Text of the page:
The King Street Crawl is an annual event that celebrates the Sydney music scene. Last Father’s Day, over 30 venues along King St, Erskineville Rd and Enmore Rd played host to a massive 130+ artists. With no entry fees and hours of live music, it was a testimony to the volume of talent that Newtown houses. The following is part two of five in Backyard Opera’s King Street Crawl series. For more, stay tuned HERE.
With the show floor packed and the crowd hot from an energetic Baby Beef set, all female Sydney rock band The Buoys stepped on stage for the 3:30PM slot. Playing on their second King Street Crawl, it was their 2018 set that proved to be a pivotal moment in the group’s rise. At Kelly’s On King they played a “very loose” 9:30PM set, admitting that they themselves were wasted by that time. From that set, the band was discovered by Brisbane punk powerhouse DZ Deathrays, leading to national tours and a hectic 2019. However, despite their growth over the past twelve months, The Buoys are a Newtown band through and through. As all four members live locally, they understand what the day means for both the community and the artists.
“We love King Street Crawl,” said drummer Tess before this year’s set. “It’s Newtown’s Christmas, the best day of the year.”
“It probably makes a difference that we all live so close to here. This is our home. It’s not like we’re a Perth band flying halfway across the country to play a free show. The excitement of playing King Street crawl is that we’re surrounded by everyone that we know and love,” added singer Zoe.
The Newtown Hotel is not a concert venue, or at least one of this size. The space for the audience was dense. The crowd had overflown over past the signature square bar as people squeezed into every tight space they could find. They even stood behind the pub’s large support pillars, with their view of the band obstructed, so they could at least hear the set. With the stage set in-front of huge panes of glass, the fresh Spring sun, blazing for the first time in months, made everything, from the room to crowd to the atmosphere, a little brighter.
“It’s the first the sun’s been out in ages, so I’m like ‘yes I’ll have a few beers’. It’s beautiful.” said Zoe.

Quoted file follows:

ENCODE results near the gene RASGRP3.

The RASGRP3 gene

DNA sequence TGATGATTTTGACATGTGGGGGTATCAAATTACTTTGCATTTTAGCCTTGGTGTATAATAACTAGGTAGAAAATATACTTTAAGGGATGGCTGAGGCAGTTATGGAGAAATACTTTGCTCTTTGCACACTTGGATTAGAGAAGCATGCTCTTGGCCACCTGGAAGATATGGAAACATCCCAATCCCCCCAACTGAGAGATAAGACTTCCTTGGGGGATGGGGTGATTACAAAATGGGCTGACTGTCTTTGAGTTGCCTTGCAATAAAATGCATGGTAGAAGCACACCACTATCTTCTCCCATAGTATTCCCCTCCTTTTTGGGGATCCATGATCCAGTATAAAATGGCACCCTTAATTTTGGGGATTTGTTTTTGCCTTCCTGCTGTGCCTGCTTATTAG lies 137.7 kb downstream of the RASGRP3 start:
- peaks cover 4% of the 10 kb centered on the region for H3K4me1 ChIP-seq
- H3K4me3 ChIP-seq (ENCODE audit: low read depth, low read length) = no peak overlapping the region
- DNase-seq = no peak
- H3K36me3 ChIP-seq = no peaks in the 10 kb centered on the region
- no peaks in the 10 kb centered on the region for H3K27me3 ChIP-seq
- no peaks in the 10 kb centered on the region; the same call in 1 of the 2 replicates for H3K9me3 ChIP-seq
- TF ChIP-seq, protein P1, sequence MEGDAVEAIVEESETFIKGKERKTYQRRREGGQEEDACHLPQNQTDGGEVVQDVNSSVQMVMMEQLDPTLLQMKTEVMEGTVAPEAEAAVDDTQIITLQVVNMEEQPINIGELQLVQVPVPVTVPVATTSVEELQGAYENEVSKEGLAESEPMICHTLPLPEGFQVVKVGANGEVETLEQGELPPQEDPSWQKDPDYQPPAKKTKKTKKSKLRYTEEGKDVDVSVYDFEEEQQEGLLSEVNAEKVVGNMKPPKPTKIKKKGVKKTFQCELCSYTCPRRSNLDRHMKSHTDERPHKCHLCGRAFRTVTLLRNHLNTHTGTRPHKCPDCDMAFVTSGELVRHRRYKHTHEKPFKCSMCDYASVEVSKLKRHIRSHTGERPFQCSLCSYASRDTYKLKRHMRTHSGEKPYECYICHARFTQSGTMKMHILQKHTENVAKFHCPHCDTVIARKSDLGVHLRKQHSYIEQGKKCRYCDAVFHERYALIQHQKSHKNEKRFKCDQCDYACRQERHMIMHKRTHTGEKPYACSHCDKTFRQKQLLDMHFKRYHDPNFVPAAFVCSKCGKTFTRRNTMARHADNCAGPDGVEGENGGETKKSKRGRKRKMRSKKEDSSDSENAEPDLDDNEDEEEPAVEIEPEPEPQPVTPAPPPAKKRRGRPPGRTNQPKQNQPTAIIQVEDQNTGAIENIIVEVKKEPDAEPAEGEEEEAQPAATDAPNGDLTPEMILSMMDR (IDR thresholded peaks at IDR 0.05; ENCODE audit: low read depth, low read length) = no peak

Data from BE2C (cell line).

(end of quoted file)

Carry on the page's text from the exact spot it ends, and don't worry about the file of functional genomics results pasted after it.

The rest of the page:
The Buoys have a unique style of rock that is perfectly suited to their scene, the Australian Pub. It is equal parts 2000s punk as it is thrashy surf rock as it is indie grunge. They are diverse. Some songs, like the attitude filled “Inside Outside”, had the crowd shouting along with the strong, grouchy lyrics, while drummer Tess thundered away. During the energetic “Gold”, lead singer Zoe and lead guitarist Hilary’s aggressive head banging dragged the audiences into the band’s boisterous movements, with the crowd soon mimicking the onstage actions. Other tracks, like the softer and more emotional “Arm Wrestle” or “Frequently” showed the quality of the band’s songwriting as well as the emotional range of their performance. Special mention should go to the group’s bassist, the enigmatic, stylish, sunglasses wearing Courtney, bumping and grinding up and down in sync with her chugging basslines.
“I just want to go hard. Everyone’s so stoked on the King Street Crawl. We just want to match that,” said Zoe before their set.
“We want to give back to what they’re giving us,” added Hilary. “It’s such a good vibe downstairs. It’s like a homecoming gig.”
The Buoys delivered on their promise with an invigorating set, far too rowdy for a Sunday afternoon. Having already seen Pist Idiots, Aegean Sun and Baby Beef, the ladies planned to roam up and down the crawl seeing all their favourite bands, namely 100, and friends “for as long as (they’re) awake”. Bands like the Buoys, who themselves are native Newtownians, made it increasingly clear of Crawl’s benefits to the community.
“I’ve been on the King Street Crawl every year. Not as a performer, but definitely as a punter,” said Zoe. “It’s all about Sydney music.”
“Yeah, the community,” added Tess. “It’s a bit cheesy but you can go to any venue, look around and be like you could be my friends. We all probably know each other, somehow. They’re all here for music and they’re all here to make friends. It really is a big celebration of the work that you’ve done all year.”
“You don’t need to necessarily know much about music to have a great time. It’s a really accessible event,” said Hilary.
“Because it’s free! It’s all free,” exclaimed Zoe. “You can rock up to wherever you want to go and find a good band guaranteed.”
The Buoys will be supporting DZ Deathrays on the Positive Rising: Part 1 Tour, starting at the Metro Theatre on Friday October 18th.